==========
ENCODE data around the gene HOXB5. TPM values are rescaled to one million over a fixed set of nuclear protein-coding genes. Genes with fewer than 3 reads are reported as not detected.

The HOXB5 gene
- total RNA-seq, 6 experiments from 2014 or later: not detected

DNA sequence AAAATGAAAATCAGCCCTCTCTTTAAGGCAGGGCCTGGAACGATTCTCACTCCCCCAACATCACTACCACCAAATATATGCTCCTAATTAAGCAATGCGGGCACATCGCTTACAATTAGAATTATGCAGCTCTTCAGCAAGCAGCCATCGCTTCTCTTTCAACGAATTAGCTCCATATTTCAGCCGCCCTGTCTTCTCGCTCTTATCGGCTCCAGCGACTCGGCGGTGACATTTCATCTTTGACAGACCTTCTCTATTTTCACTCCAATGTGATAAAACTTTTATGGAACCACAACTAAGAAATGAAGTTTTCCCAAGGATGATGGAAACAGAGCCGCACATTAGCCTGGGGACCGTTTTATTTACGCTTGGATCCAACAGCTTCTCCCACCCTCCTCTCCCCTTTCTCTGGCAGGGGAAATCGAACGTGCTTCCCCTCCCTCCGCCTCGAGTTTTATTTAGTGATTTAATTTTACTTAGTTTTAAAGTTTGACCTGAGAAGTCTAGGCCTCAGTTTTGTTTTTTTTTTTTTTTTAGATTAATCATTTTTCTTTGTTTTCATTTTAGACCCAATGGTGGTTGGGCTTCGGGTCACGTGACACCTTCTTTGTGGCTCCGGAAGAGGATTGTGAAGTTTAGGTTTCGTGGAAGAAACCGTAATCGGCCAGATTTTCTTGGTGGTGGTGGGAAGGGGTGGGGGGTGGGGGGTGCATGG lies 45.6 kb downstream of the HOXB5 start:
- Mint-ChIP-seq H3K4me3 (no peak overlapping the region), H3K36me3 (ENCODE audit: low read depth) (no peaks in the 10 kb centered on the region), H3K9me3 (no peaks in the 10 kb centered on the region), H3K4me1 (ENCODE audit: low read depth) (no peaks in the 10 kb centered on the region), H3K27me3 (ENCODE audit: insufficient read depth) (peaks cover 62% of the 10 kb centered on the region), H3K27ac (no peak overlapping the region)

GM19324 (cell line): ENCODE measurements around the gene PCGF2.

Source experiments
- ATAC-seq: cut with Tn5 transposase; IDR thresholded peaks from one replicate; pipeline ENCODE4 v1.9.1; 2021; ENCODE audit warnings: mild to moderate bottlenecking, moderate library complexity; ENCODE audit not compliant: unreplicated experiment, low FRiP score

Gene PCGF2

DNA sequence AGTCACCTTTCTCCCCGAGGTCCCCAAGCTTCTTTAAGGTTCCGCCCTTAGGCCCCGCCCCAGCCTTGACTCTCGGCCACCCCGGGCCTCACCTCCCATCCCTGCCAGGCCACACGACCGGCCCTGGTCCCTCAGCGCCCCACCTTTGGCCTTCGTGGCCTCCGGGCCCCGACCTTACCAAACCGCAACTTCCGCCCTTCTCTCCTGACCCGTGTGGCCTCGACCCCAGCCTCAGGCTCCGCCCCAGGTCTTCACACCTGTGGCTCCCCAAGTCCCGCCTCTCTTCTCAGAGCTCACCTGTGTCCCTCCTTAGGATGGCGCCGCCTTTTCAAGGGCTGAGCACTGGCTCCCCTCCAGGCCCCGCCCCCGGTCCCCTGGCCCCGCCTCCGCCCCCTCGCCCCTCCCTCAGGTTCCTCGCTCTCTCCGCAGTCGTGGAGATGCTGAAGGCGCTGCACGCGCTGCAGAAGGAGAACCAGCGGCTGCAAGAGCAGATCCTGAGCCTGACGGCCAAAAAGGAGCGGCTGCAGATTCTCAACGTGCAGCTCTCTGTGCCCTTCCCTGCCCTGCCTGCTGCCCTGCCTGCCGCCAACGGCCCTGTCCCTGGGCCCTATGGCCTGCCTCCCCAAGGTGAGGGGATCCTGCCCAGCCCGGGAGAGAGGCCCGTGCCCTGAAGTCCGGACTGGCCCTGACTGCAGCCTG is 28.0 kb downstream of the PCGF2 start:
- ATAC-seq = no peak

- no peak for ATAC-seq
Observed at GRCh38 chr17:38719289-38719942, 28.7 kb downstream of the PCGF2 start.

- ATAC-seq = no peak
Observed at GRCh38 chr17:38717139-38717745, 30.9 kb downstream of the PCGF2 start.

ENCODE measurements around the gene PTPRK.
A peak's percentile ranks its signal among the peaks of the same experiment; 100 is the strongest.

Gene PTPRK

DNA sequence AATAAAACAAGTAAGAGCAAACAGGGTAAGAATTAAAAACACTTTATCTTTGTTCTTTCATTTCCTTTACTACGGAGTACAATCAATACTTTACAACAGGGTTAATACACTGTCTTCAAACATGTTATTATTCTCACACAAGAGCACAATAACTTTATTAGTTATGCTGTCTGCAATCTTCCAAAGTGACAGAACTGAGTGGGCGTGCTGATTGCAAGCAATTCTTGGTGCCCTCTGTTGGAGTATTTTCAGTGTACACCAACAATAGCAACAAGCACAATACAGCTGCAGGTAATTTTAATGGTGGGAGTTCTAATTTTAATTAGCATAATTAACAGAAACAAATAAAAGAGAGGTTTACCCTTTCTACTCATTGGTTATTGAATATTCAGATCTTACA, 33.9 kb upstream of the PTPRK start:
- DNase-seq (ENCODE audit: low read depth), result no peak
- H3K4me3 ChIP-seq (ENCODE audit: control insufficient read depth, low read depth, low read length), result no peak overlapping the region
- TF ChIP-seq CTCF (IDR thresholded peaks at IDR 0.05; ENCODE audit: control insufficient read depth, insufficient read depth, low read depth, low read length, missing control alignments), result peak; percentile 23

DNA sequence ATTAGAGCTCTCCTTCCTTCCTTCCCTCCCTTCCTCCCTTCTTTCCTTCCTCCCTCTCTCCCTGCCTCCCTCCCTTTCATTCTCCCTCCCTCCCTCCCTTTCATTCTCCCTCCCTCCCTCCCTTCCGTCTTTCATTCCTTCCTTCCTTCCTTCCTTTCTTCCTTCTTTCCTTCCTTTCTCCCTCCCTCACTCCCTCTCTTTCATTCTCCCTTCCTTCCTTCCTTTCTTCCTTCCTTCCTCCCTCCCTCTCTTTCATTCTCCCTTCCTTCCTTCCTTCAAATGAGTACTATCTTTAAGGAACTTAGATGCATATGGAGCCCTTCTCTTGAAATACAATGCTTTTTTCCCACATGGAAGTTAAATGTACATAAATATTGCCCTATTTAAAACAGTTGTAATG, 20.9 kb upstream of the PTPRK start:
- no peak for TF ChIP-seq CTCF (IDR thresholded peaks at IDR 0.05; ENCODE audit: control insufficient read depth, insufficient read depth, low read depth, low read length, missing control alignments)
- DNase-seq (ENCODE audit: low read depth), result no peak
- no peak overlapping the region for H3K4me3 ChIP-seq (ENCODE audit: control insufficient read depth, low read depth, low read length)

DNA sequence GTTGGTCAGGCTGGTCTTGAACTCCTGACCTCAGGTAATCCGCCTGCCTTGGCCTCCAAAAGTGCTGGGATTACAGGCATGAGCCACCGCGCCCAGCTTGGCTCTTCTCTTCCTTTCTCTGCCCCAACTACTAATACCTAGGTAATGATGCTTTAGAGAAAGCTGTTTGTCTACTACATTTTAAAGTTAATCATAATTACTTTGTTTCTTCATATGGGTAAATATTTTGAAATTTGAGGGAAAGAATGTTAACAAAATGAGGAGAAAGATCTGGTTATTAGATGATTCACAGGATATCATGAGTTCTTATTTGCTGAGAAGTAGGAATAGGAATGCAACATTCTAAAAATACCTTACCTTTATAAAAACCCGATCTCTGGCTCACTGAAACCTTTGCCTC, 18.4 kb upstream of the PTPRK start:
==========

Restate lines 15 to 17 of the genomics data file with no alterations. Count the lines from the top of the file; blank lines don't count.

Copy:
Observed at GRCh38 chr17:38717139-38717745, 30.9 kb downstream of the PCGF2 start.

ENCODE measurements around the gene PTPRK.
A peak's percentile ranks its signal among the peaks of the same experiment; 100 is the strongest.